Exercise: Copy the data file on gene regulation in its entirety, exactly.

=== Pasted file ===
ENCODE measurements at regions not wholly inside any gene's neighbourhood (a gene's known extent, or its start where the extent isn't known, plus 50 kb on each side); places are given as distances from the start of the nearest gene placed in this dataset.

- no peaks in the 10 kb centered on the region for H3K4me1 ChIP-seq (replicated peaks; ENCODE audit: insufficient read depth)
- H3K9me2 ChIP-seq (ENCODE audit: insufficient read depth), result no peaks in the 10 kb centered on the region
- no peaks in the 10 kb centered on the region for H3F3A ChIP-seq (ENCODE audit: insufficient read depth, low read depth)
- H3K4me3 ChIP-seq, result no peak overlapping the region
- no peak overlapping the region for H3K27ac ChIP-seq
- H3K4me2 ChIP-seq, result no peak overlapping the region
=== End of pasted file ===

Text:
ENCODE measurements at regions not wholly inside any gene's neighbourhood (a gene's known extent, or its start where the extent isn't known, plus 50 kb on each side); places are given as distances from the start of the nearest gene placed in this dataset.

- no peaks in the 10 kb centered on the region for H3K4me1 ChIP-seq (replicated peaks; ENCODE audit: insufficient read depth)
- H3K9me2 ChIP-seq (ENCODE audit: insufficient read depth), result no peaks in the 10 kb centered on the region
- no peaks in the 10 kb centered on the region for H3F3A ChIP-seq (ENCODE audit: insufficient read depth, low read depth)
- H3K4me3 ChIP-seq, result no peak overlapping the region
- no peak overlapping the region for H3K27ac ChIP-seq
- H3K4me2 ChIP-seq, result no peak overlapping the region